From humble beginnings to an opportunistic bus ride, Billy from Whistler sought to become a Hall of Fame player and became a Chicago Cubs legend.
Hall of Famer Willie Stargell called him “the best left-handed hitter I ever saw.” Former Cubs manager Leo Durocher claimed he “was a machine.” During a span of eight seasons from 1963 to 1970, Billy Williams never missed a game, penciled in the lineup 1,117 consecutive times. For this, writers began to dub Billy Williams as “Iron Man.”
Billy Leo Williams was born on June 15, 1938, in Whistler, Alabama. The town was a hotbed for segregation and rampant prejudice, which made growing up hard on Williams and his tight-knit, impoverished family. Despite lacking the most basic necessities, the family found sanctuary in sports.
His father, Frank, once played semi-pro baseball for a team in Whistler called the Stars. He would often encourage Williams and his brothers to follow in his footsteps, teaching them the fundamentals of the game in local sandlots. He likened them to the Alou family, seeing flashes of talent in all of them. Billy was the standout and, even at a young age, aspired to one-day play baseball professionally.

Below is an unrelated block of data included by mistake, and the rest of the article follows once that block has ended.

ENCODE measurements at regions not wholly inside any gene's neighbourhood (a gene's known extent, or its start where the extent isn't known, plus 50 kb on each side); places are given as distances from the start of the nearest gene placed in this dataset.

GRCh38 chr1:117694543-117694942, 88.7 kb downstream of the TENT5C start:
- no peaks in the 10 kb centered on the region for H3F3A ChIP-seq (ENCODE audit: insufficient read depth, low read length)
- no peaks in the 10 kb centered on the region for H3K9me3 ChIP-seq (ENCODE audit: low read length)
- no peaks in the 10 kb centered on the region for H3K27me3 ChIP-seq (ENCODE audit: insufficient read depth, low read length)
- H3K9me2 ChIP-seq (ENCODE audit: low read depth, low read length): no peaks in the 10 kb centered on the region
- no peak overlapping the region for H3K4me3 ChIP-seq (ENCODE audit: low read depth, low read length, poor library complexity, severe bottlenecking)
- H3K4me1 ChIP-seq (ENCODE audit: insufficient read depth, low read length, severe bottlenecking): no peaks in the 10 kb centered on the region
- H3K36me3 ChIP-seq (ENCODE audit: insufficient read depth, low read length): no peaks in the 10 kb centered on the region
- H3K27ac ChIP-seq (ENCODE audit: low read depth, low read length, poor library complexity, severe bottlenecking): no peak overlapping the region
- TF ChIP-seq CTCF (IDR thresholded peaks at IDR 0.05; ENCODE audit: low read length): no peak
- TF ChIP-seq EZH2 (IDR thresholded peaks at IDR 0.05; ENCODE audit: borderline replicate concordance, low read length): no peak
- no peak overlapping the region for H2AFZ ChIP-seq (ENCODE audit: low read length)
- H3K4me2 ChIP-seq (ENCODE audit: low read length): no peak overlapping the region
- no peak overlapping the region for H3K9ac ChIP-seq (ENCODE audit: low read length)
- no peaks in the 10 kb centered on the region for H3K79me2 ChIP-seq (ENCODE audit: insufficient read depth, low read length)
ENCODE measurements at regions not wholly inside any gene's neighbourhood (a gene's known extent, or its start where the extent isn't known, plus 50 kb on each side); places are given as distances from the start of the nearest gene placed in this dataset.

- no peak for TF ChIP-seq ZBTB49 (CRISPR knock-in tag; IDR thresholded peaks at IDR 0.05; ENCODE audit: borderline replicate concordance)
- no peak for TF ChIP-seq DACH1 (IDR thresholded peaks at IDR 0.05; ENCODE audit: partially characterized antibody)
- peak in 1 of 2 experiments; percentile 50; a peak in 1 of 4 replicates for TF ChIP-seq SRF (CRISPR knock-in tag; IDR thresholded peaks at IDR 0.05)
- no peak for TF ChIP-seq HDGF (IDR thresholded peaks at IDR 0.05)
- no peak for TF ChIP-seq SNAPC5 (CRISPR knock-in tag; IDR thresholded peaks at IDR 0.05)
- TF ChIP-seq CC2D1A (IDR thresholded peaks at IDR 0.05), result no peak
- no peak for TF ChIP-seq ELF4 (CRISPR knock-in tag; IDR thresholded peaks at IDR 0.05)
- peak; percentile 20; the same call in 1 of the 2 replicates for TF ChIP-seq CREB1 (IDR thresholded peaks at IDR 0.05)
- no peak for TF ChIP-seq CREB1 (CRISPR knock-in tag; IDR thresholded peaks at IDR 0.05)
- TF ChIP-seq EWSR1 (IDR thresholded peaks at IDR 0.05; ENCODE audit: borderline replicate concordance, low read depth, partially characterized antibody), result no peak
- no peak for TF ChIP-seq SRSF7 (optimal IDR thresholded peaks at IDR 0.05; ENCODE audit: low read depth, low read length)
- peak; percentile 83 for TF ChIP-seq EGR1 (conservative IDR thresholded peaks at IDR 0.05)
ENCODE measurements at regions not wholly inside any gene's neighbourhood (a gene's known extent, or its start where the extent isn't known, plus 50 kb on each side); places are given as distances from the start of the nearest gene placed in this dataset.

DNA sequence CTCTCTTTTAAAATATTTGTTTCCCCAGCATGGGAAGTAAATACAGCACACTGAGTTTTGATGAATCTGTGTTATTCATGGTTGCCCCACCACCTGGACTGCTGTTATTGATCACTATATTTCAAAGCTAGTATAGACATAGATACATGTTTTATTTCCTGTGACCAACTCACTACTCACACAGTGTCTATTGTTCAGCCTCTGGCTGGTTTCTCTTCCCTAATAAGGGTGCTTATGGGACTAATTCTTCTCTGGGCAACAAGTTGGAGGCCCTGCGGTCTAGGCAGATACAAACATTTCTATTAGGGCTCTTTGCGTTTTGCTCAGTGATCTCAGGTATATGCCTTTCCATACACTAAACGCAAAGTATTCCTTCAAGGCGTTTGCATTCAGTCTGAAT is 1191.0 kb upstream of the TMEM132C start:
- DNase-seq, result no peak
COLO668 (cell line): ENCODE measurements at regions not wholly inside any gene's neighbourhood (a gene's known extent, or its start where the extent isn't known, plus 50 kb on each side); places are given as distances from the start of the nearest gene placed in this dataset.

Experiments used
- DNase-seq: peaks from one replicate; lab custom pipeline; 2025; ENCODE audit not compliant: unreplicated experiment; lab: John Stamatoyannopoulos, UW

While playing for the Mobile Black Bears, a team with the luxury of uniforms that traveled the local area, he shared the field with teammate Tommie Aaron. Tommie, the brother of Milwaukee Brewers slugger, Hank Aaron, was a highly sought after prospect that drew the attention of scouts across the country. While originally in Mobile to scout the brother of the legendary “Hammerin’ Hank,” Chicago Cubs scout Ivy Griffin became more focused on Williams and signed him instead.
In his autobiography, “My Sweet-Swinging Lifetime with the Cubs,” Williams states his signing bonus consisted of just a cigar for his father and a paid bus ticket to Ponca City, Oklahoma, where the Cubs’ Class-D affiliate played.
Just a few short days after graduating high school, Williams boarded the bus and left Alabama to achieve his dream and play professional baseball.